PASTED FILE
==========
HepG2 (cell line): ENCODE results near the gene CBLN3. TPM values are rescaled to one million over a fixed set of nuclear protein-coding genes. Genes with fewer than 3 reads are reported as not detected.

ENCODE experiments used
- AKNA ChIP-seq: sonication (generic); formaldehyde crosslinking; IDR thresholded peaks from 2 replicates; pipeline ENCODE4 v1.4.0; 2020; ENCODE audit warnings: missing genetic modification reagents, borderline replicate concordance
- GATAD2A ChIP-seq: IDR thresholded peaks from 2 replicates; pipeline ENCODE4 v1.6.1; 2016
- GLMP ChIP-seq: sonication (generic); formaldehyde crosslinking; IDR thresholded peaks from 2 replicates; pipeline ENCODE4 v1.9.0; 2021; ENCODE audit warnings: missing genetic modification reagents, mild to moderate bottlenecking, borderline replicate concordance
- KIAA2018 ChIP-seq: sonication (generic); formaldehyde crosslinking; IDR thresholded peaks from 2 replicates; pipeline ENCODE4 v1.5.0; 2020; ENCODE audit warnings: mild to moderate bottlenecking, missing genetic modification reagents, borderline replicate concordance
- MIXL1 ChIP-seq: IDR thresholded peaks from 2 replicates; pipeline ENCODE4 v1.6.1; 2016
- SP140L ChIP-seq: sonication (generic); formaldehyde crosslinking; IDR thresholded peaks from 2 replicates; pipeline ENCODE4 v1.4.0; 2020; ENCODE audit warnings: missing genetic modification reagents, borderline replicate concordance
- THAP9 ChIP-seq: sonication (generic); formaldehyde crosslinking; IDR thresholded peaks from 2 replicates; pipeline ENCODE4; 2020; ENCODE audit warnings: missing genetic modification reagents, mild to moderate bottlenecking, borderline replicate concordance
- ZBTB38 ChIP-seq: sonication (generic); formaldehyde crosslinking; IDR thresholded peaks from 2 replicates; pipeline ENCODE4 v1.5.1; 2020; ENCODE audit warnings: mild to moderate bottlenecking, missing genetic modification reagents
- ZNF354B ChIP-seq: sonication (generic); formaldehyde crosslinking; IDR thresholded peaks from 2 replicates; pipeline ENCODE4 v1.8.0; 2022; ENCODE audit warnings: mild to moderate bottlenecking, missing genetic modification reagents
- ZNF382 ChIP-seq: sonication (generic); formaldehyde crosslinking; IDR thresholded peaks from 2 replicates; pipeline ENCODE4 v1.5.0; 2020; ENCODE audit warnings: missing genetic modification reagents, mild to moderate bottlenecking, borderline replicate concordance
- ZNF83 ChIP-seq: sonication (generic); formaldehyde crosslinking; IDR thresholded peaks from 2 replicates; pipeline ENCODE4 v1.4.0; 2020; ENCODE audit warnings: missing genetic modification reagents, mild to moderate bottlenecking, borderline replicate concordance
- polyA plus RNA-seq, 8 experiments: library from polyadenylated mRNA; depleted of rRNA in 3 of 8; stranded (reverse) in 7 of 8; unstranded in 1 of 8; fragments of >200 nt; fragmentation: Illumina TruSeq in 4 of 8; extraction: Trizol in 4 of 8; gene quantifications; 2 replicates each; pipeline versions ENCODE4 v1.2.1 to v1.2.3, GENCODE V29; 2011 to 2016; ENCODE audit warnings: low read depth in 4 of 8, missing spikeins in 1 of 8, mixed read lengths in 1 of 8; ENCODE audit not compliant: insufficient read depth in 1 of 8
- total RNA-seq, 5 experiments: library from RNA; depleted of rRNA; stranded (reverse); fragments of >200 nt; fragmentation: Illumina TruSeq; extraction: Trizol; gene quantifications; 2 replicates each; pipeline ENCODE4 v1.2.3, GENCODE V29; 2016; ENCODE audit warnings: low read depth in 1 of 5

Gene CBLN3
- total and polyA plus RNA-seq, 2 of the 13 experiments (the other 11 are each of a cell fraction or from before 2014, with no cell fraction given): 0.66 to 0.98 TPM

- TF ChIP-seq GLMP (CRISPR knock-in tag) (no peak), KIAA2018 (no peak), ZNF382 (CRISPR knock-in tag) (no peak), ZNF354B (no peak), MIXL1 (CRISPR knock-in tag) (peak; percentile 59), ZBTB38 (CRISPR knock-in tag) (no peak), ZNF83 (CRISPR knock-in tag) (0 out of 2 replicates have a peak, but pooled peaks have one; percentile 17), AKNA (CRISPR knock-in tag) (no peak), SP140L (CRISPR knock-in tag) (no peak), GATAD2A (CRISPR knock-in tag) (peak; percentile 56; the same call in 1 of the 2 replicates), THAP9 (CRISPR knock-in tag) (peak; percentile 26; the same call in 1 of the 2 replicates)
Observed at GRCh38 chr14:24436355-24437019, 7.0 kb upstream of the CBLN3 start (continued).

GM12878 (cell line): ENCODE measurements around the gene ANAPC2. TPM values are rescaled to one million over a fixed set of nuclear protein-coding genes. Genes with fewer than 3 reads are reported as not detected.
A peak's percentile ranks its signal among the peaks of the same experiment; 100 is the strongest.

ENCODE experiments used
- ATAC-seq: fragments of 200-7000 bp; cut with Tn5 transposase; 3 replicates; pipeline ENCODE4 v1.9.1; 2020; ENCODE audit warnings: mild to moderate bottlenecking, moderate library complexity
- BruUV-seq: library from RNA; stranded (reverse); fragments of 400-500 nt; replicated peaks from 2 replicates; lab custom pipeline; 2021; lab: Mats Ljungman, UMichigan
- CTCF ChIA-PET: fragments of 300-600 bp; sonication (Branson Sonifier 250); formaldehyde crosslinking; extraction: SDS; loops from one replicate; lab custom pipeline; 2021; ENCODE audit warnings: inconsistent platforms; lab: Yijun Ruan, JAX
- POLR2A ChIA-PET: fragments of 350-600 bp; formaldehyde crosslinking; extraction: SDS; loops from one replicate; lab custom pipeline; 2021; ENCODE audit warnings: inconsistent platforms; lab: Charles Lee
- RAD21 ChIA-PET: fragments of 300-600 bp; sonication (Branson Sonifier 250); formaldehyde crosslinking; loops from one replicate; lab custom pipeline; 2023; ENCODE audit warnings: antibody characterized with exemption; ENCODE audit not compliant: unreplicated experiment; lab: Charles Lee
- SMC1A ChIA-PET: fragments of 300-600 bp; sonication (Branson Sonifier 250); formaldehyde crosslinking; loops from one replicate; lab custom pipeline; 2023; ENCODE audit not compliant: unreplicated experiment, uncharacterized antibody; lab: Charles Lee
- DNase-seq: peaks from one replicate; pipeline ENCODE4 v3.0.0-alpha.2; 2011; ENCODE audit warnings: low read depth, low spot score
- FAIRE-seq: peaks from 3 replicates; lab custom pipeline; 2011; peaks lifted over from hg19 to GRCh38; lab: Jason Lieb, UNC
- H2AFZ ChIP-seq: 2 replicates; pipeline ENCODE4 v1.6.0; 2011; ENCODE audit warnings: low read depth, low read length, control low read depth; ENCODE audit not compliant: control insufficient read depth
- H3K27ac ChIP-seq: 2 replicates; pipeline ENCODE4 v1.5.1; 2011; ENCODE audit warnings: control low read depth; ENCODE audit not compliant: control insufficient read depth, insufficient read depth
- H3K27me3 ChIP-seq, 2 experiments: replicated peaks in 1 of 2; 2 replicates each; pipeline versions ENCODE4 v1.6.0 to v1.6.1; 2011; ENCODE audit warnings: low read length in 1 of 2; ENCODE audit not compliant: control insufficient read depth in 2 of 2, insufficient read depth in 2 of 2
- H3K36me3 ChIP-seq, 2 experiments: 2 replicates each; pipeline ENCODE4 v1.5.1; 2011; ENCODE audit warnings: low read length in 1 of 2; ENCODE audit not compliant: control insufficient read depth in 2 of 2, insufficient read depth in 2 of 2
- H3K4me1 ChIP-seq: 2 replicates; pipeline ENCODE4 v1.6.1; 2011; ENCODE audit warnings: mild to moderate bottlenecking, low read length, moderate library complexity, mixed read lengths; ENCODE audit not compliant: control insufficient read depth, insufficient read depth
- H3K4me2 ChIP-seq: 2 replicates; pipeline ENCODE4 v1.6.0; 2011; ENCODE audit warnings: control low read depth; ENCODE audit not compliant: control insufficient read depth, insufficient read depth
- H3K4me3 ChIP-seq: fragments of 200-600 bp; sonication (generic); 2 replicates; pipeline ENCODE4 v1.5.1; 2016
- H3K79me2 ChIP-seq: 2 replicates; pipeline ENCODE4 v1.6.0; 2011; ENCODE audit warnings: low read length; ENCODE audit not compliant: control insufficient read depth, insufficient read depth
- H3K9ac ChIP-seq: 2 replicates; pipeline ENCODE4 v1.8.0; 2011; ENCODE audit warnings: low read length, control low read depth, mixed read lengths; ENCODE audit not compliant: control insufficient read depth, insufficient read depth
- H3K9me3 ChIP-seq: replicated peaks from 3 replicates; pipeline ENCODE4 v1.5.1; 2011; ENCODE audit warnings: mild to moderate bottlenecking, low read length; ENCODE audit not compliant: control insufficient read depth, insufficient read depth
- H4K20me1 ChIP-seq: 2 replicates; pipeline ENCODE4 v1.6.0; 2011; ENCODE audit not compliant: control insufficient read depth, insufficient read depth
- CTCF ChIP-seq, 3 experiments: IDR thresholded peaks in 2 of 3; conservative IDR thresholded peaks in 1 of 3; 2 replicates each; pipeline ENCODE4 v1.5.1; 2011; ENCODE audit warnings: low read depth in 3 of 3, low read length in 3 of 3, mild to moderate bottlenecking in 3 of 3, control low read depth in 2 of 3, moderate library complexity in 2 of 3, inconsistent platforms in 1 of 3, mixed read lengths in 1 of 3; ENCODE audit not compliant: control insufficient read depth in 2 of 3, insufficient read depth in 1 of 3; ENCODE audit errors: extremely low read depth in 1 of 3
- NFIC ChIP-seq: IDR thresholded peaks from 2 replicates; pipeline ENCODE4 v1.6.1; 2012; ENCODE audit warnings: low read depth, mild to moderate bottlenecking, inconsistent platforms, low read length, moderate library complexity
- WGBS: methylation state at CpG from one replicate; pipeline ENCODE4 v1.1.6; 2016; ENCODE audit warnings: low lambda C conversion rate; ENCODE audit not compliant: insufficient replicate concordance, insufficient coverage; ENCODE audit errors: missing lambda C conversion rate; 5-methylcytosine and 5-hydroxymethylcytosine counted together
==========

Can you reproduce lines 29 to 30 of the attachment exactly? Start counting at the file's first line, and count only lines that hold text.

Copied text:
- DNase-seq: peaks from one replicate; pipeline ENCODE4 v3.0.0-alpha.2; 2011; ENCODE audit warnings: low read depth, low spot score
- FAIRE-seq: peaks from 3 replicates; lab custom pipeline; 2011; peaks lifted over from hg19 to GRCh38; lab: Jason Lieb, UNC